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Marcel Dzama, A Game of Chess, 2011, still from a black-and-white video, 14 minutes.

Marcel Dzama

David Zwirner | 525 & 533 West 19th Street

Marcel Dzama, A Game of Chess, 2011, still from a black-and-white video, 14 minutes.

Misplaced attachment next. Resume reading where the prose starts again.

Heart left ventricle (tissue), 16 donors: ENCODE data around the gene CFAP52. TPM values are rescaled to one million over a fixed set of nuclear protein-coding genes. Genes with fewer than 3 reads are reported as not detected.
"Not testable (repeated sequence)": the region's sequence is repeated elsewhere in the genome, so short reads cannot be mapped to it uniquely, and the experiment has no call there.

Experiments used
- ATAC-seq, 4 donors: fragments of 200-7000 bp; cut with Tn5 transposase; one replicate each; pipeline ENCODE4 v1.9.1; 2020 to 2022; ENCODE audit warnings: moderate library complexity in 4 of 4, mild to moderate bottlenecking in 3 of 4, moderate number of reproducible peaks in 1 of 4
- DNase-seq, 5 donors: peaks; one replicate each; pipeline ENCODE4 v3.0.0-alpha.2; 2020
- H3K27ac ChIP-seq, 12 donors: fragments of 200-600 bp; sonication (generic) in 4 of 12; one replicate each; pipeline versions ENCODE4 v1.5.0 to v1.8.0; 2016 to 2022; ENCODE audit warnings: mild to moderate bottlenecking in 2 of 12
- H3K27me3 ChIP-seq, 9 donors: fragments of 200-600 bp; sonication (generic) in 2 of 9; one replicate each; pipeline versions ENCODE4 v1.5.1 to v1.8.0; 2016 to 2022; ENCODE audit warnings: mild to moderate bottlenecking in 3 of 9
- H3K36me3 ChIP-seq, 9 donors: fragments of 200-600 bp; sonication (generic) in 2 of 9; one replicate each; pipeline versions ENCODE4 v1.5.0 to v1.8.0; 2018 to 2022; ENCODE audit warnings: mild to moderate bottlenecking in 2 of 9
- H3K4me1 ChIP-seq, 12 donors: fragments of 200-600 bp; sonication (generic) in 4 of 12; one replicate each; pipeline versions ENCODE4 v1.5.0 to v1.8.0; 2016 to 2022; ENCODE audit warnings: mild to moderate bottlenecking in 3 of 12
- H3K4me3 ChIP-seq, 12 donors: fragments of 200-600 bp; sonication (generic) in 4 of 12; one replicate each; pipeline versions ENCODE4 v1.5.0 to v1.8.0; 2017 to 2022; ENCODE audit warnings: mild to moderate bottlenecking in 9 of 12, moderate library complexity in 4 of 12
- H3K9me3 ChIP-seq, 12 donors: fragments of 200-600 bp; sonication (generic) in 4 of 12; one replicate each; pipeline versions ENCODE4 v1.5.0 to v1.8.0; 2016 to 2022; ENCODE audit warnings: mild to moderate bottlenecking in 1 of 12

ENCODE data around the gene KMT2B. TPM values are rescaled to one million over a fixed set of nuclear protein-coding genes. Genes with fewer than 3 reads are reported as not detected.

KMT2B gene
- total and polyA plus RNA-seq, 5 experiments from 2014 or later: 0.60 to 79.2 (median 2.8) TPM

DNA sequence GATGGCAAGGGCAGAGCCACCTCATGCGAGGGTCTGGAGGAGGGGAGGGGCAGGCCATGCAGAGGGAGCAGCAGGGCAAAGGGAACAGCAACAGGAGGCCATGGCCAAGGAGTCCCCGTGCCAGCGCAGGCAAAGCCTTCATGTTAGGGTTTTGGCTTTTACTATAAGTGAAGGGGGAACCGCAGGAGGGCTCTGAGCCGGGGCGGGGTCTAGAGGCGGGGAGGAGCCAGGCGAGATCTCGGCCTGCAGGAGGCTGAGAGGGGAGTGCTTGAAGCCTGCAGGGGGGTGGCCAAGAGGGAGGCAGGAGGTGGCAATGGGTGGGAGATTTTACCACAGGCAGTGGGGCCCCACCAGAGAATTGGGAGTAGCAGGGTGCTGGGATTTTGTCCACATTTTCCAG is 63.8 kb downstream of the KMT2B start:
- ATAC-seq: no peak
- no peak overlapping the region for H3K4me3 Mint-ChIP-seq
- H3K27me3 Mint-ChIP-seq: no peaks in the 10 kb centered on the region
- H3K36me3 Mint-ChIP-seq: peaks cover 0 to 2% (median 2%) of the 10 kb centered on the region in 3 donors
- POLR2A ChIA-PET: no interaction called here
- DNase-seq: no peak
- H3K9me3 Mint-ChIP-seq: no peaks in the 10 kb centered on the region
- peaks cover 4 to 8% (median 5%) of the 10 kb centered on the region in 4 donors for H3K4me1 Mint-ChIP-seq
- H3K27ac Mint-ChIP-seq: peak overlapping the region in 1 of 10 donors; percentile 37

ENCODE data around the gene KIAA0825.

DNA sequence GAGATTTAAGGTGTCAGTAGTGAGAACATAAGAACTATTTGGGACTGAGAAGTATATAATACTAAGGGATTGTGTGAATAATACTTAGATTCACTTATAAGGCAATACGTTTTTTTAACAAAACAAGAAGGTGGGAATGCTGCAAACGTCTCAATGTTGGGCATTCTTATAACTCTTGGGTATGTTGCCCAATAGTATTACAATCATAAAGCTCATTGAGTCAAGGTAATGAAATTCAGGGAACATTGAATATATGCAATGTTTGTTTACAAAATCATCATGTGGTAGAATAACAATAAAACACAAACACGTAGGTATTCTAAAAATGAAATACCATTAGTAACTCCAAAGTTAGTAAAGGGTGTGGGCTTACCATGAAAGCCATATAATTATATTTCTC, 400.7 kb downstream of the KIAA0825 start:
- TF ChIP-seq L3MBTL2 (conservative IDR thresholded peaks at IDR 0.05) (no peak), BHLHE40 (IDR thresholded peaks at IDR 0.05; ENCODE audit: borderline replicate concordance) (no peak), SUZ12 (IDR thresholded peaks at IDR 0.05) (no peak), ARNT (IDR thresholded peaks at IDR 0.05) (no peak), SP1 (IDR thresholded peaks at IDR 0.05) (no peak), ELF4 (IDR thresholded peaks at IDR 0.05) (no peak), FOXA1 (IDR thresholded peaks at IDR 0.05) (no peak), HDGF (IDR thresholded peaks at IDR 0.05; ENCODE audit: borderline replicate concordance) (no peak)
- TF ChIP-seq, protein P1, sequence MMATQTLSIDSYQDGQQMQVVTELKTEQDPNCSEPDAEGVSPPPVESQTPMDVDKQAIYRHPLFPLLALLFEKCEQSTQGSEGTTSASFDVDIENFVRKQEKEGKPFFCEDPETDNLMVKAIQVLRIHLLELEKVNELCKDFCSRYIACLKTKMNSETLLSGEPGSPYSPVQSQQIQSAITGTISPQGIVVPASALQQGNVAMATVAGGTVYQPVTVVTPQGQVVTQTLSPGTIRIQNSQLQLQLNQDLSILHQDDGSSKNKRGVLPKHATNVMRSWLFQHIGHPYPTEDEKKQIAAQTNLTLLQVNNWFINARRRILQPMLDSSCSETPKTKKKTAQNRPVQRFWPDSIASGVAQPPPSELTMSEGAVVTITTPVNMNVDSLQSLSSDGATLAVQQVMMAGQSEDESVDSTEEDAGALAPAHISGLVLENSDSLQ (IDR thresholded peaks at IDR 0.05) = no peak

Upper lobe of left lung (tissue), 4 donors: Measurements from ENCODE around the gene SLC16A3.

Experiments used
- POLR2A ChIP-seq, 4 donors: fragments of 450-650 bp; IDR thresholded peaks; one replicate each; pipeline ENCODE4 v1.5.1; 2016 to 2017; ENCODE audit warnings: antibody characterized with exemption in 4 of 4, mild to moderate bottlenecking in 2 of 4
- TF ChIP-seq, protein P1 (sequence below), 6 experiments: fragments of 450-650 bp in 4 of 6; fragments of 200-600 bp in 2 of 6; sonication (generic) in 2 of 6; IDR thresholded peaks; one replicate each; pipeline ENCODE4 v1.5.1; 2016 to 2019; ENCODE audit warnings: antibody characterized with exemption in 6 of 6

Marcel Dzama is one of a number of artists in their thirties and forties—such as Elizabeth Peyton and Amy Cutler in New York, Jockum Nordström in Europe, with Neo Rauch, perhaps, an elder statesman—whose work for varying purposes recalls the drawings of old-fashioned illustration, a word once considered toxic when applied to serious art. On top of that, Dzama has a cult following—actually a little too large and too glamorous, with its movie stars and rock musicians, to be called “cult”—and a healthy bibliography of coverage in the glossies. Even so, his recent show “Behind Every Curtain” was totally absorbing. His drawings are crowded with detail, resisting the quick read that the word illustration implies; if on one level they recall children’s books, pictorial charts, or the imagery used to send blunt political messages in Mao-period China, they quickly reveal

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